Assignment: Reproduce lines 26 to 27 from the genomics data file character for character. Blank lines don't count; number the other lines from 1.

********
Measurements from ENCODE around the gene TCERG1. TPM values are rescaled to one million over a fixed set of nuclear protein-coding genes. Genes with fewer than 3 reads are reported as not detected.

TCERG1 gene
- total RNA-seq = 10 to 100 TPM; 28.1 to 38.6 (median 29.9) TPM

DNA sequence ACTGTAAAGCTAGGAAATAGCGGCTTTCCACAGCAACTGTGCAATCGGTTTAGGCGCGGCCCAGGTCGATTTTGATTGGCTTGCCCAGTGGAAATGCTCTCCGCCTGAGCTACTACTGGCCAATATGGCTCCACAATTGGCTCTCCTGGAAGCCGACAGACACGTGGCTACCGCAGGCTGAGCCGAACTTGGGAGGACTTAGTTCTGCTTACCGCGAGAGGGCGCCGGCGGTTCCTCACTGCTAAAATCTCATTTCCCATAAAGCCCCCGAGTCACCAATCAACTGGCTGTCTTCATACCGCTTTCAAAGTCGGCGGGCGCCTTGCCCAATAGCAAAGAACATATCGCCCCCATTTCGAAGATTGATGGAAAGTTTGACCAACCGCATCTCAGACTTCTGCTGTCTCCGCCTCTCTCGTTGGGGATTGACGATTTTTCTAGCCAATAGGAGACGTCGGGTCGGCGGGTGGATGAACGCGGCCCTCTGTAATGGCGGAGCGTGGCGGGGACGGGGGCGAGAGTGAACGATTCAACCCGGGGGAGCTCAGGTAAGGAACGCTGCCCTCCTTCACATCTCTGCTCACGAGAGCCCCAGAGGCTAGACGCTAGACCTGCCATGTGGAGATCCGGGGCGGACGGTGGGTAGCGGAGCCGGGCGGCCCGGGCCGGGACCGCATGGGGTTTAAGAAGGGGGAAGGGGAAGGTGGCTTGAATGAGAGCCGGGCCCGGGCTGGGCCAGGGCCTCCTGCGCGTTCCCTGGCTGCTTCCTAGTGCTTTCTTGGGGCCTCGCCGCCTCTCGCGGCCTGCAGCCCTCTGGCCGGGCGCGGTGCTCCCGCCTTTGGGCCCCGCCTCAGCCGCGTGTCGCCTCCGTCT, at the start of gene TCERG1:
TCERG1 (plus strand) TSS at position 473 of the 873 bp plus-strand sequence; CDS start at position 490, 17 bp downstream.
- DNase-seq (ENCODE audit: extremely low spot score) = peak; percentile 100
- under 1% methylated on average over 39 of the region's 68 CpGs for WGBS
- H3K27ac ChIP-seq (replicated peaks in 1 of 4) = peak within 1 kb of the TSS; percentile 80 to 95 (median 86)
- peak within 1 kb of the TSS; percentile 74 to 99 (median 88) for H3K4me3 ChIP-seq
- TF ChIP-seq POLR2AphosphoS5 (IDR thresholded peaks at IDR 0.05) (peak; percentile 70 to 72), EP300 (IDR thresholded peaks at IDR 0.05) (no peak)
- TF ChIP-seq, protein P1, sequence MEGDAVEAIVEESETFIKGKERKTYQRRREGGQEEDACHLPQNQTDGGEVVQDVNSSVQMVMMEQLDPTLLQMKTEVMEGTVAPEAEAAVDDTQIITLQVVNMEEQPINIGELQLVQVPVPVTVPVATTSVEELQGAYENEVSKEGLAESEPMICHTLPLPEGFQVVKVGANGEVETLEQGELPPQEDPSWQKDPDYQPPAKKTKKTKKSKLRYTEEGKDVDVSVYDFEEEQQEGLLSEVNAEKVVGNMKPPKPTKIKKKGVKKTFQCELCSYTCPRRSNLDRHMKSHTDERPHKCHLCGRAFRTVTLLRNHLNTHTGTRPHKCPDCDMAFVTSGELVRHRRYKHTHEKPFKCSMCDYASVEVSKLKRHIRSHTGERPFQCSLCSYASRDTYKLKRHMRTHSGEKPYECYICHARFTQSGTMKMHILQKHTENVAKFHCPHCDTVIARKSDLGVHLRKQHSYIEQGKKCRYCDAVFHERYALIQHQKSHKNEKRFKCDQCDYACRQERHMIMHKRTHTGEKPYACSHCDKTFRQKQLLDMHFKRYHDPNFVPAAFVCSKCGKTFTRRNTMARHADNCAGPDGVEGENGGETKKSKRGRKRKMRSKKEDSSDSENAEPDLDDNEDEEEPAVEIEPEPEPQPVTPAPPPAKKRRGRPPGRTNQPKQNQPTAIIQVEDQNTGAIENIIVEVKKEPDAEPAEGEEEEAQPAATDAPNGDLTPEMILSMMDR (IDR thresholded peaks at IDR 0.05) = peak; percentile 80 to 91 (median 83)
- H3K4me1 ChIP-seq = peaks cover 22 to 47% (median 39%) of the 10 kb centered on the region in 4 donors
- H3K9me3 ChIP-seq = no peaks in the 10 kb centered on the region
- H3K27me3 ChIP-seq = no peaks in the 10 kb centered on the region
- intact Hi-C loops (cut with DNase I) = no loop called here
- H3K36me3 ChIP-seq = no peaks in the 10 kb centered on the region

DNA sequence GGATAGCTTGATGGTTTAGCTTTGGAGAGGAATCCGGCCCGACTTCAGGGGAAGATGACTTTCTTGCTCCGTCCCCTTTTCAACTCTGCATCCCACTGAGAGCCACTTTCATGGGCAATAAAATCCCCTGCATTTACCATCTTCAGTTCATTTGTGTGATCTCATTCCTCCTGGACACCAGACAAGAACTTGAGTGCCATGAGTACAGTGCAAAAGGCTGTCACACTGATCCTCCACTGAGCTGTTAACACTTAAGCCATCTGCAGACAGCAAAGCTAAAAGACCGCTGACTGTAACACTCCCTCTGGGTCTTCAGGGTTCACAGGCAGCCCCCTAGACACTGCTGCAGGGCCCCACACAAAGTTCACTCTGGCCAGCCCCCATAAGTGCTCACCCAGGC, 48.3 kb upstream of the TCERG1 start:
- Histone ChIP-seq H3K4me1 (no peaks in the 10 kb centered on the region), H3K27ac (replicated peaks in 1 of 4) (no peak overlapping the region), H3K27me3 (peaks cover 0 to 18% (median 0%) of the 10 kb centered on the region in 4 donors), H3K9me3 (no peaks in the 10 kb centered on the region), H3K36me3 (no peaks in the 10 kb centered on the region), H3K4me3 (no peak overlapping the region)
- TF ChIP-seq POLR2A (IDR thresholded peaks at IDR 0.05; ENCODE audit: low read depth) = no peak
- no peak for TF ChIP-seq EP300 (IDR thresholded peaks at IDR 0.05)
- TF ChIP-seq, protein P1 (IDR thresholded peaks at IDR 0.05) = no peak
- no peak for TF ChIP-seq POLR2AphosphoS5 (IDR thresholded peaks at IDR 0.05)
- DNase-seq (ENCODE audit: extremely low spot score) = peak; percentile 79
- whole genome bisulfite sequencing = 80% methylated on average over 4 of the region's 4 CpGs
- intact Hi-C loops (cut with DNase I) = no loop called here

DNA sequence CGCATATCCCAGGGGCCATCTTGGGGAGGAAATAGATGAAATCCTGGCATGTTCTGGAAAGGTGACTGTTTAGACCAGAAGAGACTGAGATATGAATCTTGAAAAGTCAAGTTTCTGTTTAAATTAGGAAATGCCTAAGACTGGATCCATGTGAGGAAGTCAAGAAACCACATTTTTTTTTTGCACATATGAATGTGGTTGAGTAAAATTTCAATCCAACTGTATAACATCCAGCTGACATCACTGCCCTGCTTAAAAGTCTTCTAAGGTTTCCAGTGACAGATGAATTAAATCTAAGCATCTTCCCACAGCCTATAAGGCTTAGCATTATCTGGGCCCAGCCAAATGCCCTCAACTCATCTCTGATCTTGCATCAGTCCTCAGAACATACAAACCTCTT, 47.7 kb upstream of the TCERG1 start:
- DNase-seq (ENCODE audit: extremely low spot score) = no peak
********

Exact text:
DNA sequence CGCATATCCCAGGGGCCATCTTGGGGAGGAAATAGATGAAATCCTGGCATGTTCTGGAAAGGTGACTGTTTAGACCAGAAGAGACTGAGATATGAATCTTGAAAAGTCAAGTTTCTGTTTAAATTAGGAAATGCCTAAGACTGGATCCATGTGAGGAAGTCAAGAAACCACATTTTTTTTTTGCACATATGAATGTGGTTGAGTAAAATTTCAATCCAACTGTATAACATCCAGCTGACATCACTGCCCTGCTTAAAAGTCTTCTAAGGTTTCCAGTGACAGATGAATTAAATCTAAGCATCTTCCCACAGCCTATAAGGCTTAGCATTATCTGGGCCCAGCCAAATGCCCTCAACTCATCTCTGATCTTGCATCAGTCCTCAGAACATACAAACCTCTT, 47.7 kb upstream of the TCERG1 start:
- DNase-seq (ENCODE audit: extremely low spot score) = no peak